Changing geographical regulations

Although GSMA is the body responsible for the standardization of solutions for remote SIM Provisioning, there is a variance in the regulations to host a subscription management platform and data centers between countries. Some countries like China require that the data centers be within their jurisdiction. Such regulations inhibit the transfer of data and curtail the adoption of eSIMs.

The return on investment (ROI)

Regardless of who invests in eSIM architecture, ROI is still a sometimes scary consideration. Because of the fall of roaming charges and prices of mobile data that consistently pressure the carrier’s margins, the above assertion is true. Considering the limited applications, the cost of IoT eSIM solution deployment is high. The fact of “keeping-things as are” further complicates the possibility of investing in IoT because there are no severe disruptors to the market.


Today, the biggest threat to any IT deployment is the security aspect. The data being exchanged between the servers and the IoT devices must be handled securely. Although IoT is mature to handle security, any new technology addition brings new gaps and loopholes in security. For instance, waste IoT devices are prone to illegal reuse and reverse-engineering the device once associated with a person’s identity. The hacker can have access the legitimate owner did not correctly disassociate to user and device credentials.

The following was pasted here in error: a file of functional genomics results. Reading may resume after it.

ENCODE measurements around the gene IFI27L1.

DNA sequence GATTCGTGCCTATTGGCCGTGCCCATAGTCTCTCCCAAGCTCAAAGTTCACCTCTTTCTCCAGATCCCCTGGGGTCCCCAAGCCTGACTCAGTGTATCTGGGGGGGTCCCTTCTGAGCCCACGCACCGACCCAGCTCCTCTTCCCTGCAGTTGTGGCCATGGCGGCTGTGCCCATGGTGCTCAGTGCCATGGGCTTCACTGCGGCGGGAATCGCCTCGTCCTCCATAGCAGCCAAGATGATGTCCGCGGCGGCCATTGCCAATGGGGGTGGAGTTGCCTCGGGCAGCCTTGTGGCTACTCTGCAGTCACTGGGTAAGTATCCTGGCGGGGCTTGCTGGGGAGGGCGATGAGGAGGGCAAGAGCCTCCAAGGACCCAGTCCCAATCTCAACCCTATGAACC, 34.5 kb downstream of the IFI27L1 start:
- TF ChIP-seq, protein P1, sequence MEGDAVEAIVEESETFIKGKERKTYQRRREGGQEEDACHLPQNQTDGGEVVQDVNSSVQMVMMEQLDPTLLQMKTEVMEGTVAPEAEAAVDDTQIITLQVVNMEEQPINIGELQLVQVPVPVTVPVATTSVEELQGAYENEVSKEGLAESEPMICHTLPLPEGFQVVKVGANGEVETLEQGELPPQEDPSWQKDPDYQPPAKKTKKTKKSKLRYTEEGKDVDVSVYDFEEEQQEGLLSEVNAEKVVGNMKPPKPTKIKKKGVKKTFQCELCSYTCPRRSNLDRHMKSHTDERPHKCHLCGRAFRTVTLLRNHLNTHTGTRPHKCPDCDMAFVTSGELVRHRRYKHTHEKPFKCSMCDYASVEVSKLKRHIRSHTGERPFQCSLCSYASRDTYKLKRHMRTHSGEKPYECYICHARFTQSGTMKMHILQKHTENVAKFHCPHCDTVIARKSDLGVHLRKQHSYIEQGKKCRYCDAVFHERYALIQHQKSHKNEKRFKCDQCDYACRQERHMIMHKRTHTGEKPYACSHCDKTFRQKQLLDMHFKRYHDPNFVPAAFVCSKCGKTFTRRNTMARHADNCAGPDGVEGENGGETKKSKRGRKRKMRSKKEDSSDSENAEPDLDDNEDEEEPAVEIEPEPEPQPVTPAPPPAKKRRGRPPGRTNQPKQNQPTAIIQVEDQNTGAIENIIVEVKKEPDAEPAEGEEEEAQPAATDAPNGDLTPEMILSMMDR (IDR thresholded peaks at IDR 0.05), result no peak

Since you can reprogram the eSIM remotely, they can share the credentials over the air. Hence, eSIMs are open to side-channel attacks. By tapping the communication between the platform and the eSIM, the attacker can access the actual carrier profiles for various fraudulent activities.


The connectivity of IoT devices is now more necessary than ever. With the increase in the number of IoT devices, eSIMs are an ideal connectivity solution. However, besides the various benefits they can offer, eSIMs remain widely unpopular, and their adoption is slow because of the factors enumerated above.